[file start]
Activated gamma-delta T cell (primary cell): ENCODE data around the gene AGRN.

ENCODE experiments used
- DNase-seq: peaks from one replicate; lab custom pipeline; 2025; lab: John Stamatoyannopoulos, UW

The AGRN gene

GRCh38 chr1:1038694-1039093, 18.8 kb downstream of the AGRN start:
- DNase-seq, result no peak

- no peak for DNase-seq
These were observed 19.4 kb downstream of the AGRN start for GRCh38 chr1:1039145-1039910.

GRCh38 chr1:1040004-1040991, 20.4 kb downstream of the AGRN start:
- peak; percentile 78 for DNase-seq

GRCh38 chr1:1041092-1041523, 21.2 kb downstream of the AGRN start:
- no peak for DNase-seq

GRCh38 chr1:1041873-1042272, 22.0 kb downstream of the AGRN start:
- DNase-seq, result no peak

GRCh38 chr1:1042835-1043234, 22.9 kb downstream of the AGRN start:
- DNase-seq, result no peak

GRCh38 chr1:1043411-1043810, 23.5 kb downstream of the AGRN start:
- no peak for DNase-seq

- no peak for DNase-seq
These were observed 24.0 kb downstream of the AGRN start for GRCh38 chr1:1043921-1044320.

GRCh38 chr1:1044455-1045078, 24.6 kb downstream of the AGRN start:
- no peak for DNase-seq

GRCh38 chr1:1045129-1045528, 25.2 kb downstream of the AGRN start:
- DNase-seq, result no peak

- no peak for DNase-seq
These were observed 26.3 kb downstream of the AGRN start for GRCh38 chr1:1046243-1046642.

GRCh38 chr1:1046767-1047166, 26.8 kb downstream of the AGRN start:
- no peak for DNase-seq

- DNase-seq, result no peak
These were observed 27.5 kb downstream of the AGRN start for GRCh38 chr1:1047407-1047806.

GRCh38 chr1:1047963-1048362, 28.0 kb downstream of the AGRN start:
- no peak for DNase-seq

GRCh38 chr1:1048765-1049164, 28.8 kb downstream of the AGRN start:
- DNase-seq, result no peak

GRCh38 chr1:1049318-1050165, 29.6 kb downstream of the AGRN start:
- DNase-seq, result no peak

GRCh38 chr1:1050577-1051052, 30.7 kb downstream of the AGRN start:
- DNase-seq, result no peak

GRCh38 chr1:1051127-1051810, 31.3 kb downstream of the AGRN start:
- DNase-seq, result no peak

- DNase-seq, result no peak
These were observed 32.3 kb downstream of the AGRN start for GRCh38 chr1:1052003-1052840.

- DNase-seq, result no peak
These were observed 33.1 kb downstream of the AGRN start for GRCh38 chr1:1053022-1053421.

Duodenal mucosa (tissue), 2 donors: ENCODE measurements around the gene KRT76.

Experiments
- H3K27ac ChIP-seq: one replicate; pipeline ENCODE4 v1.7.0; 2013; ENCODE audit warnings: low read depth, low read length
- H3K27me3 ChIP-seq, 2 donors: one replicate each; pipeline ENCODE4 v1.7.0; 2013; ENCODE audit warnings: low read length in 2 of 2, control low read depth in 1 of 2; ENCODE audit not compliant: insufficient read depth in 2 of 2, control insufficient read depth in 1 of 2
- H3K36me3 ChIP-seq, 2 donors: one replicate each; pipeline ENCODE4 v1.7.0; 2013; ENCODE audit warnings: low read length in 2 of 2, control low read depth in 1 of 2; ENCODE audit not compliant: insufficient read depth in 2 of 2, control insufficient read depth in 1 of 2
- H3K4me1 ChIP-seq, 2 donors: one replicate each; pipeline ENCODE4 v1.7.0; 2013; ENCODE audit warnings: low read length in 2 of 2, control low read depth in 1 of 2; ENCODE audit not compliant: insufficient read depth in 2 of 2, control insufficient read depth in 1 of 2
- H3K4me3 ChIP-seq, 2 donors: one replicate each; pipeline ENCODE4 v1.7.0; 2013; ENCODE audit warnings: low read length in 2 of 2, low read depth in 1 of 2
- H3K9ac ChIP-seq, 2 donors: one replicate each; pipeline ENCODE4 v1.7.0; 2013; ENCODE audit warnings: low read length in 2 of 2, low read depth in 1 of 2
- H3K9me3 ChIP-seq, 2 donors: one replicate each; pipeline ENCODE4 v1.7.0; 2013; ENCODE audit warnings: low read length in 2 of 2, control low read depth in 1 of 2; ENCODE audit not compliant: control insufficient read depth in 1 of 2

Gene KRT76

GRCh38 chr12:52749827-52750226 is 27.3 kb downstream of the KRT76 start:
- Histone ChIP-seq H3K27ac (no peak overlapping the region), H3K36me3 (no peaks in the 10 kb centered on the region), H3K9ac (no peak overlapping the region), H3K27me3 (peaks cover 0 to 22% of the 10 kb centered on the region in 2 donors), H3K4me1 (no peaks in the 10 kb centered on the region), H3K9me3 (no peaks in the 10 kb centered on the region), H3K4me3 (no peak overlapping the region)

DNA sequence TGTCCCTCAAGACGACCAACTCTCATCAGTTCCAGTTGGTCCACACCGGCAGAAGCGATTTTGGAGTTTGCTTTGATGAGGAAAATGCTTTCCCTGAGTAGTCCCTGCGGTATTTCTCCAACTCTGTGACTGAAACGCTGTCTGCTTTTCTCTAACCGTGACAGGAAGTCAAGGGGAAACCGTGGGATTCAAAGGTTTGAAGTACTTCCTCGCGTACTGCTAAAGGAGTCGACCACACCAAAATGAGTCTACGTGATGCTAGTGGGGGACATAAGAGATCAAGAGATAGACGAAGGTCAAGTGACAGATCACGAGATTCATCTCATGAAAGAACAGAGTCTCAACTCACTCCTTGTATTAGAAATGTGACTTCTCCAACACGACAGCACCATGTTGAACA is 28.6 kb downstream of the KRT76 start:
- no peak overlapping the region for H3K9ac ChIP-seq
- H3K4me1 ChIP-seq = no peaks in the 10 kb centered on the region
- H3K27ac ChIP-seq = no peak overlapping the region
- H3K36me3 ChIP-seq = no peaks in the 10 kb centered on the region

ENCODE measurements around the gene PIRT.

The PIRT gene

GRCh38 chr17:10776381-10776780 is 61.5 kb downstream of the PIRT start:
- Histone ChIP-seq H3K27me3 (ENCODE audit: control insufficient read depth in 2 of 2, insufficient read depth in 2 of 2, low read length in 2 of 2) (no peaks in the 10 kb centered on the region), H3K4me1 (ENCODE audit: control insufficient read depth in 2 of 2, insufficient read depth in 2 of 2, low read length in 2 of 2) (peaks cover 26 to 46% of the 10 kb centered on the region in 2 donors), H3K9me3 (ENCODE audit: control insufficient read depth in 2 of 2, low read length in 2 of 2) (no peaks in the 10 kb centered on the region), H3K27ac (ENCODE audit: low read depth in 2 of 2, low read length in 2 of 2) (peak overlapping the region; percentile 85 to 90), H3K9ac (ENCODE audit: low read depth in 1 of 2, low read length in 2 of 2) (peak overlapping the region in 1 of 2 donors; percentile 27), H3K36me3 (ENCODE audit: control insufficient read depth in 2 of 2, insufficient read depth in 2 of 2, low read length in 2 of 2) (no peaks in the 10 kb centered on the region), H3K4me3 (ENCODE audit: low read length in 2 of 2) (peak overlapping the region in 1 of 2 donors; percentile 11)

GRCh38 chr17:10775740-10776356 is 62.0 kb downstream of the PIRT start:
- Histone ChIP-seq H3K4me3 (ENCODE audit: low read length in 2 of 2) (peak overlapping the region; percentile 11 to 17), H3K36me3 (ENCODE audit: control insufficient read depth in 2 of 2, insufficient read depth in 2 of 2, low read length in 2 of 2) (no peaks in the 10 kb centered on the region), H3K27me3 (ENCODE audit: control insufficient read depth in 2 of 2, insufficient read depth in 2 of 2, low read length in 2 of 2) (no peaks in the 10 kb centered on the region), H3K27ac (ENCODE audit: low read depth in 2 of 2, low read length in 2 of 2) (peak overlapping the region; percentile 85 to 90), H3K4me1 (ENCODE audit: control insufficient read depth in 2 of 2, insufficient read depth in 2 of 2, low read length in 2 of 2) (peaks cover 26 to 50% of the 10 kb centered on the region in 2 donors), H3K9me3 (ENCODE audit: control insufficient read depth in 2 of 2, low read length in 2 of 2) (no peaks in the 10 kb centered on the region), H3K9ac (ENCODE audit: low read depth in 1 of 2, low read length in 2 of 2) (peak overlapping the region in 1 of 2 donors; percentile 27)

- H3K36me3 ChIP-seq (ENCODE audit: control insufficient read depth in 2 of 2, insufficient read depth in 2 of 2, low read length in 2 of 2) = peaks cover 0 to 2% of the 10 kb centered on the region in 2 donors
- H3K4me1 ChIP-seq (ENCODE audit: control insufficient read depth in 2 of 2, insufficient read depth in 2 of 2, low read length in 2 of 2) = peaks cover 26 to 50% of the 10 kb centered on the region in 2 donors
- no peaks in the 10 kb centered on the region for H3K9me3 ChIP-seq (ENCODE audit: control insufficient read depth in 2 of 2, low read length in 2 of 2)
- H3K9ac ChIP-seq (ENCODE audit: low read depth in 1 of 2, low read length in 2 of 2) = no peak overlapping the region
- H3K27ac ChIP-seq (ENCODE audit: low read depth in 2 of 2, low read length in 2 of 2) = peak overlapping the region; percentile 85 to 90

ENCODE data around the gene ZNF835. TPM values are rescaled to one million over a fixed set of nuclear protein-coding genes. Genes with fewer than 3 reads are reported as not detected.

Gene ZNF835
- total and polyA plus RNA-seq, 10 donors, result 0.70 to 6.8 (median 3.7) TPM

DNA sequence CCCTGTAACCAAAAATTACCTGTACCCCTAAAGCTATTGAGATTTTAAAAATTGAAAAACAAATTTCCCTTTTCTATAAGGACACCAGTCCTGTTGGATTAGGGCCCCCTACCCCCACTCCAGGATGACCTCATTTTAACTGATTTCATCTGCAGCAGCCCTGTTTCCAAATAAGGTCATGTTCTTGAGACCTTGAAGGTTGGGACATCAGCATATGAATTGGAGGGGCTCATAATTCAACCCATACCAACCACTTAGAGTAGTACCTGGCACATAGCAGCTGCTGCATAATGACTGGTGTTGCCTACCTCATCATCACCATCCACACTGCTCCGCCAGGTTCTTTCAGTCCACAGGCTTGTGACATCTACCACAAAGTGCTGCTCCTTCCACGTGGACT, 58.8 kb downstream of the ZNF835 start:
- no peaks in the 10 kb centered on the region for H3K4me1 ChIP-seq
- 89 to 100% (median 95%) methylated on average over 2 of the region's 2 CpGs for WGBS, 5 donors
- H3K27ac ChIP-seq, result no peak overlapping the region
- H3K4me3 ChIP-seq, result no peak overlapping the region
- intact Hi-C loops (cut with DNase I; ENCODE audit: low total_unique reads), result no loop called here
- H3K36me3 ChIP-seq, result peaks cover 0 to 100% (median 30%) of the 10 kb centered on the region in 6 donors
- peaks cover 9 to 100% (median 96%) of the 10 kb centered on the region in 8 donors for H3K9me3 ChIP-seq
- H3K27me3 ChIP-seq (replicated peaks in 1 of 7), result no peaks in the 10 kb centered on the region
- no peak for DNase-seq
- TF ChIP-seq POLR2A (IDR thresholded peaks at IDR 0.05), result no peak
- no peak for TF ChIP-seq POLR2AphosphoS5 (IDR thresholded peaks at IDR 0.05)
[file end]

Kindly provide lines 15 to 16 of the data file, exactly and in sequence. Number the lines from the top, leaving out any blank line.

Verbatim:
GRCh38 chr1:1042835-1043234, 22.9 kb downstream of the AGRN start:
- DNase-seq, result no peak